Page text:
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Golden Retriever breed Info

The Golden Retriever is a relatively modern and very popular breed of dog. It was developed as a retrieving dog to use while hunting wild fowl. Today it is one of the most common family dogs as it is easy to handle, very tolerant and does not require very much from the owner(s), other than regular exercise, food and veterinary check-ups. It is often affectionately known as a Golden or Yellow Retriever. Golden Retrievers are usually compatible with people and other dogs. It will bark when startled but other than that it makes a poor watchdog due to its friendly nature. Golden Retrievers are particularly valued for their high level of sociability towards people.

The Golden should be athletic, well balanced, and symmetrical. Its appearance should reflect its merry and outgoing temperament, and it should never look sulky or aggressive. This is a large breed very similar in appearance to the yellow Labrador Retriever, especially when young. The most obvious difference is the Golden Retriever's luxuriant coat.

The coat should be dense and waterproof, and may be straight or moderately wavy. It should not be silky, hard, or wooly. It must lie flat against the body. The AKC standard states that the coat is a "rich, lustrous golden of various shades", disallowing coats that are extremely light or extremely dark. This leaves the outer ranges of coat color up to a judge's discretion when competing in conformation shows. Judges may also disallow goldens with brown or pink noses, though these are very rare. The Golden's coat can also be what people call a 'mahogany' color, or what people see as 'redheads' in people. As a golden grows older their coats can become darker shades or lighter tints of brown, along with or excluding a noticeable whitening of the fur on and around the face.
23 to 24 inches (male); 21 1/2 to 22 1/2 inches (female).
70 to 75 pounds (male); 60 to 65 (female).
The breed was originally developed in Scotland, at "Guisachan", near Glen Affric, the highland estate of Sir Dudley Majoribanks (pronounced "Marchbanks"), later Lord Tweedmouth. For many years, there was controversy over which breeds were originally crossed; especially popular was a romantic story concerning the purchase of a whole troupe of Russian sheepdogs from a visiting circus. In 1952, the publication of Majoribanks' breeding records from 1835 to 1890 removed all doubt.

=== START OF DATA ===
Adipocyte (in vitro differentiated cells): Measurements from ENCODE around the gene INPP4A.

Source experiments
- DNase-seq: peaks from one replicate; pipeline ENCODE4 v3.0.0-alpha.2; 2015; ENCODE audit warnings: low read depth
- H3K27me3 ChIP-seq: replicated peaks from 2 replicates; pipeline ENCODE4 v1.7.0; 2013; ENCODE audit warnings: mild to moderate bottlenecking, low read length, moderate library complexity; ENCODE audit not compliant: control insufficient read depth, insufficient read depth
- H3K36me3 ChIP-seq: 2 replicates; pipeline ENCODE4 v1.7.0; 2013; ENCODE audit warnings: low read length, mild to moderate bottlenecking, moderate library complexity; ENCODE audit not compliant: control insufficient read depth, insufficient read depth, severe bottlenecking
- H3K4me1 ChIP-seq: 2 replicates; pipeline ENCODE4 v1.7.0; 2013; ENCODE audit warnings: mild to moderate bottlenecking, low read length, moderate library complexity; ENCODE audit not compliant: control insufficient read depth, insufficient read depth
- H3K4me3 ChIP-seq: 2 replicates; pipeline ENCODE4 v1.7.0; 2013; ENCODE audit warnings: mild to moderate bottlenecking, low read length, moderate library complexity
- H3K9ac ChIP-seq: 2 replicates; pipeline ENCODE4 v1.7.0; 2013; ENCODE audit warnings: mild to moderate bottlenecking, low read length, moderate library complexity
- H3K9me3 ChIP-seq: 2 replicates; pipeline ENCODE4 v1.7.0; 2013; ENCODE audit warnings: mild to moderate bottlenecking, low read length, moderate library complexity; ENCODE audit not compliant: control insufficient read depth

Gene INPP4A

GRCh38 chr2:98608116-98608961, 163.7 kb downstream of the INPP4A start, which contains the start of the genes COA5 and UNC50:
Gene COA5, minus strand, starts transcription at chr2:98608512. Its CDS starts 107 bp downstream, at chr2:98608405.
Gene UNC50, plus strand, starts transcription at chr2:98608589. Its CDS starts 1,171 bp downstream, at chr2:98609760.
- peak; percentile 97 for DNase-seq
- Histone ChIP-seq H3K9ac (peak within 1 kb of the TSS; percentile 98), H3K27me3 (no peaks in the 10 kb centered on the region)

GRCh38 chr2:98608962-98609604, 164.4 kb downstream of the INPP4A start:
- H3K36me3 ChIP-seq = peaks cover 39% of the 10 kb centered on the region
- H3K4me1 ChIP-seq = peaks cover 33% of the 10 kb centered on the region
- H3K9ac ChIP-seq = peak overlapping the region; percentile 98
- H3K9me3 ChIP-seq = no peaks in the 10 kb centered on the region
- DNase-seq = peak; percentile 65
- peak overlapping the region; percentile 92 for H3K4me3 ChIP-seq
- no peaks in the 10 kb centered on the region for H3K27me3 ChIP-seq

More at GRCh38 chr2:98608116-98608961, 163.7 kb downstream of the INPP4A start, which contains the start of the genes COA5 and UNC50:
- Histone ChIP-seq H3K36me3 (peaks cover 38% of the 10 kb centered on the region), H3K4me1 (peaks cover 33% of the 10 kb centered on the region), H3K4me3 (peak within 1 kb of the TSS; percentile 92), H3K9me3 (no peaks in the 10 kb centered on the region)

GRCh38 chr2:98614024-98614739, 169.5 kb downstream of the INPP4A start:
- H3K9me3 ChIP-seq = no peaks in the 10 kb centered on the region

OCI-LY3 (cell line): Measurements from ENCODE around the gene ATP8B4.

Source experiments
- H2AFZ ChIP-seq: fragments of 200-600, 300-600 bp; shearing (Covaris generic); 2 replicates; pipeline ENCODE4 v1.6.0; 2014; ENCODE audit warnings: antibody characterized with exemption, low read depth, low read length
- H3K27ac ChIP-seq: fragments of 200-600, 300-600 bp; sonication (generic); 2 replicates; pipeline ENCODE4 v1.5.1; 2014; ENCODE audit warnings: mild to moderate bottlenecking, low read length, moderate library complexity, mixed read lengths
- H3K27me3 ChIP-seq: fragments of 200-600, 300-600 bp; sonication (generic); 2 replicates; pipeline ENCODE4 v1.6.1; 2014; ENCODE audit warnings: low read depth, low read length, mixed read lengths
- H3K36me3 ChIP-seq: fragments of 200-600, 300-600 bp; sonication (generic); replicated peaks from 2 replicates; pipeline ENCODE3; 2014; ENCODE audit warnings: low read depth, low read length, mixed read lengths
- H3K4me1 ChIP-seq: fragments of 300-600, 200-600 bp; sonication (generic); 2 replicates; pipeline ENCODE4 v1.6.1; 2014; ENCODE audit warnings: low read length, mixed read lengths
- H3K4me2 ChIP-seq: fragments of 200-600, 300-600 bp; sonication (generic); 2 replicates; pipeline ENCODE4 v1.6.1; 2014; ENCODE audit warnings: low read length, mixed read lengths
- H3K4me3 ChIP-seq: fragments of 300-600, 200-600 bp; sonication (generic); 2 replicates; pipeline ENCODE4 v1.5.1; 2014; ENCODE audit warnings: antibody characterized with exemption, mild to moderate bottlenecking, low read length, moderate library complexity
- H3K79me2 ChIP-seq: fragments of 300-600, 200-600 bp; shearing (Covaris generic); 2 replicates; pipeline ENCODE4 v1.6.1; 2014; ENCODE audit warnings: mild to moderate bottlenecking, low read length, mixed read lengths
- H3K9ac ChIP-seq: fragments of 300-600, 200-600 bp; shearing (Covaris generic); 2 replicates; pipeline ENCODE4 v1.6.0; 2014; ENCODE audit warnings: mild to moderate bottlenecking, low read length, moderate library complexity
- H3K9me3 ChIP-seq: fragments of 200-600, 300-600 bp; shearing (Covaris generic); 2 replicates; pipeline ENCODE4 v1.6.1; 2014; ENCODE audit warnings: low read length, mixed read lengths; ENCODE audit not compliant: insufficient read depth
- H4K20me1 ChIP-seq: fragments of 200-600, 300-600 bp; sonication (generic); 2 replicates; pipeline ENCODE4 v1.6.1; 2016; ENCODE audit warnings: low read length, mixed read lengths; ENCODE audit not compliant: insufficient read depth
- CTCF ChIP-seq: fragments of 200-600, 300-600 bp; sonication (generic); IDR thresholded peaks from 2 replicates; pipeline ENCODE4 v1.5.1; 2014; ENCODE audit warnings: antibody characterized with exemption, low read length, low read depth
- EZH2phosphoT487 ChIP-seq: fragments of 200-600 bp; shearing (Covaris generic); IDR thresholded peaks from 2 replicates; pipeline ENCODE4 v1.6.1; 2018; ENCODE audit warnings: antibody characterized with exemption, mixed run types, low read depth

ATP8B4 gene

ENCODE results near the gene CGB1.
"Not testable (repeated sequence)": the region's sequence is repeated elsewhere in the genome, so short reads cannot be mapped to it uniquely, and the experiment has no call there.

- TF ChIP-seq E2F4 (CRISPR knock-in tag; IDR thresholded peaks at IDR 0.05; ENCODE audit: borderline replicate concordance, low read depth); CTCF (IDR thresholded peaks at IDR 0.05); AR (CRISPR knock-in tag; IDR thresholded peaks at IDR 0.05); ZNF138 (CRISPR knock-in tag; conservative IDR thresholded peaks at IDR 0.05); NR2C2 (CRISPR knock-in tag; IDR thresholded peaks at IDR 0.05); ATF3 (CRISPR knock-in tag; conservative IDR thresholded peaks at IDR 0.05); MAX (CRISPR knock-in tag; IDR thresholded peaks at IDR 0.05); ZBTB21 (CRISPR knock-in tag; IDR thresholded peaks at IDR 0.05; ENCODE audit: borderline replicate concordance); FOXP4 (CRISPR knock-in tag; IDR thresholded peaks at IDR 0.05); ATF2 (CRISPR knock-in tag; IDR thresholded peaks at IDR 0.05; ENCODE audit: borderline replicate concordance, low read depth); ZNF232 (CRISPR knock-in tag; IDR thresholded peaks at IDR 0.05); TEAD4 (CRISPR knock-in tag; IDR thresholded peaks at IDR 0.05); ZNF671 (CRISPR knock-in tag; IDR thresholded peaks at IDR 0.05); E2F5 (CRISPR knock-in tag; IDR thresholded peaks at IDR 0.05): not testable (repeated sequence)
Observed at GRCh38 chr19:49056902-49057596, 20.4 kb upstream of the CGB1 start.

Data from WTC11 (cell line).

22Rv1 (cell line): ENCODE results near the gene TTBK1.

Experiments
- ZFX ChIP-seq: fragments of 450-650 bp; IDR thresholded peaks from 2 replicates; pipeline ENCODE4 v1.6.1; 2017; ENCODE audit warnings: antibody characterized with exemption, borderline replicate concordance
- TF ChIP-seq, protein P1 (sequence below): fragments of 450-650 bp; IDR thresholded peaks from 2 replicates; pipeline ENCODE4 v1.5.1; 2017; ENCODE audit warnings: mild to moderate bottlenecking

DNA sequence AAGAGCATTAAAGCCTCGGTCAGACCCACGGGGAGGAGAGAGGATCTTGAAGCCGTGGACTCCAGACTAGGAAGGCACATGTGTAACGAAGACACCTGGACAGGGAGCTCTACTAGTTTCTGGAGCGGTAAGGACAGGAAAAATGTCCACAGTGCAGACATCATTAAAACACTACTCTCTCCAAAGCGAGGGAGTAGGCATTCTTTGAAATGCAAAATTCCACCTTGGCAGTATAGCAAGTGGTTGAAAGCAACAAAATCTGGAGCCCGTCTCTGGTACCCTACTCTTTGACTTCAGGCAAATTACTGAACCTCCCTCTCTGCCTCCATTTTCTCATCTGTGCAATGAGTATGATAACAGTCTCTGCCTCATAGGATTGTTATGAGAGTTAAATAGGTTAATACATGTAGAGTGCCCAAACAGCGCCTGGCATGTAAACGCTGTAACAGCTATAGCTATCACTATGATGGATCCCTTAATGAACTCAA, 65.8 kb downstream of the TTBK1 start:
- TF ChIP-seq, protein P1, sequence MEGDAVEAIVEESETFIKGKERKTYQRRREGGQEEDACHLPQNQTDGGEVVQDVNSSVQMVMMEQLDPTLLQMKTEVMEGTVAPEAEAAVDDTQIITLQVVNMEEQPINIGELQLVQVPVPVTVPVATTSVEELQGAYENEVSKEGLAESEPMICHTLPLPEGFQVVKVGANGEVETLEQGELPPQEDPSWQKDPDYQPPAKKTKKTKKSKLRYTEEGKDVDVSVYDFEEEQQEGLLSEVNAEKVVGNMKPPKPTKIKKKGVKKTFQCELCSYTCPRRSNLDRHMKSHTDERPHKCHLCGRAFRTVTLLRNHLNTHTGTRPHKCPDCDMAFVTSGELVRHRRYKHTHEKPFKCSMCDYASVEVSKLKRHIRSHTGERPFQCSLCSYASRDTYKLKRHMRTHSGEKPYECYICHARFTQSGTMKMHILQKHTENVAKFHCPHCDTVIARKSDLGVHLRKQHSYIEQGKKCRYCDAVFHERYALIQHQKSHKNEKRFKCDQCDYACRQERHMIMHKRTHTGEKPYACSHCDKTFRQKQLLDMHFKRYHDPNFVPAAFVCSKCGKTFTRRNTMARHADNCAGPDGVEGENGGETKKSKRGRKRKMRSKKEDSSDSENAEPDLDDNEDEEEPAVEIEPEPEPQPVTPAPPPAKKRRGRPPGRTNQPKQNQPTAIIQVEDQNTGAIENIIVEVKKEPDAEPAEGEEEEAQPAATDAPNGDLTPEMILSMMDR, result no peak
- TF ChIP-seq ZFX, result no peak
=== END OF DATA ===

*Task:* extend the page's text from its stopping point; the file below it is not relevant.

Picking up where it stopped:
The original cross was of a yellow-coloured dog, Nous, with a Tweed Water Spaniel bitch, Belle. The Tweed Water Spaniel is now extinct but was then common in the border country. Majoribanks had purchased Nous in 1865 from an unregistered litter of otherwise black wavy-coated Retriever pups. In 1868, this cross produced a litter that included four bitch pups. These four became the basis of a breeding program which included Red Setter, sandy-coloured Bloodhound, St. John's Water Dog of Newfoundland, Springer Spaniel, and two more wavy-coated black Retrievers. The bloodline was also inbred and selected for trueness to Majoribanks' idea of the ultimate hunting dog. This vision included a more vigorous and powerful dog than previous retrievers but that would still be exceptionally good with people and thus gentle and trainable. Russian sheepdogs are not mentioned in these records, nor are any other working dog breeds. The ancestry of the Golden Retriever is all sporting dogs, in line with Majoribanks' goals.

Golden Retrievers were first accepted for registration by the The Kennel Club of England in 1903, as 'Flat Coats - Golden'. They were first exhibited in 1908, and in 1911 were recognised as a breed descrEMBED as 'Retriever (Golden and Yellow)'. In 1913, the Golden Retriever Club was founded. The breed name was officially changed to Golden Retriever in 1920.

The Hon. Archie Majoribanks took a Golden Retriever to Canada in 1881, and registered Lady with the American Kennel Club (AKC) in 1894. These are the first records of the breed in these two countries. The breed was first registered in Canada in 1927, and the Golden Retriever Club of Ontario, now the Golden Retriever Club of Canada, was formed in 1958. The AKC recognized the breed in 1932, and in 1938 the Golden Retriever Club of America was formed.